Friday, July 12, 2024
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Dam Demolition Resumes This Week

Work to remove the Paulina Dam on the Paulins Kill is expected to resume this week.

In an update to the Frelinghuysen township committee June 19, Beth Styler Barry, the director of river restoration for The Nature Conservancy, the non-profit organization overseeing the project, said work on the project was planned to start again on July 1, when conditions in the river would allow it.

What remains of Paulina Lake in the top photo. Bottom photo shows how it looked before the dam dismantling began. Photos by Joe Phalon.
What remains of Paulina Lake in the top photo. Bottom photo shows how it looked before the dam dismantling began. Photos by Joe Phalon.

“There’s a whole bunch of different restrictions that we have to wait to pass,” Styler Barry said. “Migratory fish season, trout breeding. Things like that.”

A notch was cut into the dam last fall to start allowing a gradual drawdown of the lake, Styler Barry said.

“So, if you’ve seen this site, you see that it has the big notch,” Styler Barry said.

Even with several severe storms since the notch was cut, it has done its job well, she said. The main concern is that more than a century’s worth of sediment that has built up behind the dam does not escape downstream.

Part of the work this summer will include removing that sediment. Some of that material will be used to restore the river banks in several spots, with the rest being trucked out of the site.

But before that work could begin, Styler Barry said the newly exposed portions of the banks were examined for freshwater mussels and other species so they were not compromised and moved when necessary.

As sediment is removed, additional sections of the dam will be dismantled. How far the work gets during the season, which ends in September, will depend largely on weather and the assessment of river banks. If some banks prove to be too steep or unstable, that would have to be remediated and could potentially affect the progress.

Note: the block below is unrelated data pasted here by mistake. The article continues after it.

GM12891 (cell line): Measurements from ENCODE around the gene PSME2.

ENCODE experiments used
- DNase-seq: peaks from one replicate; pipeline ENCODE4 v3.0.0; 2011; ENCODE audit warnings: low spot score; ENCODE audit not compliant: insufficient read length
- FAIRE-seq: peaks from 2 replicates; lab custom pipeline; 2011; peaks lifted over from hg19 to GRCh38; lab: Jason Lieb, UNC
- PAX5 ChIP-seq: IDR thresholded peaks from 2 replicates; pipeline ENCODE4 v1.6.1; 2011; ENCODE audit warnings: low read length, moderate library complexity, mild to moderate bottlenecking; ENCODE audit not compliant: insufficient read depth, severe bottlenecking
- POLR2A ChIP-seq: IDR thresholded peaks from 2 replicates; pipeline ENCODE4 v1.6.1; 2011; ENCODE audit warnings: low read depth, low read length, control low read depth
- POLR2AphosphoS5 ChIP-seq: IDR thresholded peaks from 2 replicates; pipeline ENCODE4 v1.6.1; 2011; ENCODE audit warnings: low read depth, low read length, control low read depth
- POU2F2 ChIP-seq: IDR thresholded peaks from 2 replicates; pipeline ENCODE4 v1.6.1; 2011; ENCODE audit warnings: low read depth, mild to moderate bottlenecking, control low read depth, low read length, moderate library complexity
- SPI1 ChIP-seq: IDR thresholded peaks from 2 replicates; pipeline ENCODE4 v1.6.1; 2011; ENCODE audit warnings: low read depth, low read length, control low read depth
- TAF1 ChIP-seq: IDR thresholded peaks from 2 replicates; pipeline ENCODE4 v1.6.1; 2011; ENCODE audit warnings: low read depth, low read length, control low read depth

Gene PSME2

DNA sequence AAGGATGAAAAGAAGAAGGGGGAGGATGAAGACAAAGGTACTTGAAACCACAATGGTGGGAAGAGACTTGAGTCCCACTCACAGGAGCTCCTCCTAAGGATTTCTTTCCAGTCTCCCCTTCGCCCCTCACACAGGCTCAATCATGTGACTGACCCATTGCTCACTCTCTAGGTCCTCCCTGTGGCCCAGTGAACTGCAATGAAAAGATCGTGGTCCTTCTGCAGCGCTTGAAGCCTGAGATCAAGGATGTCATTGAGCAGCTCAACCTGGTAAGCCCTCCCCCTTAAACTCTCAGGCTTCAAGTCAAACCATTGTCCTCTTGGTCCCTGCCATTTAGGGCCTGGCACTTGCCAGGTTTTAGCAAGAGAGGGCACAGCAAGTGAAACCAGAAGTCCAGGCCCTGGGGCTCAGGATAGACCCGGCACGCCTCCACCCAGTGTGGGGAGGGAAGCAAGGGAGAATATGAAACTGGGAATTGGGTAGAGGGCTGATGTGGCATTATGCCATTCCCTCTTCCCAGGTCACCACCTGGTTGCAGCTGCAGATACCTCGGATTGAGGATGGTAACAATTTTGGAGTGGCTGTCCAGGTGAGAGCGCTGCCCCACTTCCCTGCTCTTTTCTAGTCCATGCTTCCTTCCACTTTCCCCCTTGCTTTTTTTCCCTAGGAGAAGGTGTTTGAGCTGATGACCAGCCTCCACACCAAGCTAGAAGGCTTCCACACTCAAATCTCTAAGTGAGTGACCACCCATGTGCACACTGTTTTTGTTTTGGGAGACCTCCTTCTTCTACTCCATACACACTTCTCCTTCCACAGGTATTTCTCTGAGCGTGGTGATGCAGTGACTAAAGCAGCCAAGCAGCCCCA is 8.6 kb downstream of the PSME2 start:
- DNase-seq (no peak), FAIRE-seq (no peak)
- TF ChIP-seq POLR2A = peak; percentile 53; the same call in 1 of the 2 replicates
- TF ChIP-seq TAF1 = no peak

Styler Barry also said that a portion of the Paulins Kill Valley Trail will likely need to be closed during the summer and possibly longer. The portion between East Crisman Road to the railroad trestle about a half-mile east will need to be closed, she said.

Styler Barry said the supports and embankments below and around the former railroad trestle will need to be shored up. The lake was already there when the trestle was built, so it was engineered to span a body of still water. Once the dam removal is complete, there will be moving water lapping at the bridge supports.

The New Jersey Department of Environmental Protection determined during the past few years that the dam needed millions of dollars in repairs if it were to remain in place.

Built in 1895, the dam and its generator have powered mills and even a laundry for Blair Academy. Electricity from the dam brought the first electric lights to the school and the village of Blairstown.

The Nature Conservancy oversaw the removal of the dam further downstream on the Paulins Kill at Columbia in 2019. Since the demolition, the conservancy said, shad and other fish long absent from the river have returned as far upstream as Blairstown.

Joe Phalon
Joe Phalon, Contributing Writer
Contributing Writer

Joe was lured out of retirement by the opportunity to be a part of the Ridge View Echo. During a decades-long career in publishing and journalism, he has covered government on many levels from local school boards to the United States Supreme Court.

Along the way, Joe has worked at American Lawyer Magazine, The National Law Journal and The Record among other publications, and as the Press Officer of Columbia Law School. His work has been recognized with several first place awards from the Society of Professional Journalists and the New Jersey Press Association.

Being part of the Ridge View Echo brings Joe back to his roots and the kind of news coverage he loves: Telling the stories of people and local communities as well as keeping an eye on how their money is spent by their government officials.

Joe lives in Blairstown with his wife Rose, the founder of Quilting for a Cause, and their two wiener dogs. He is an artist in his spare time.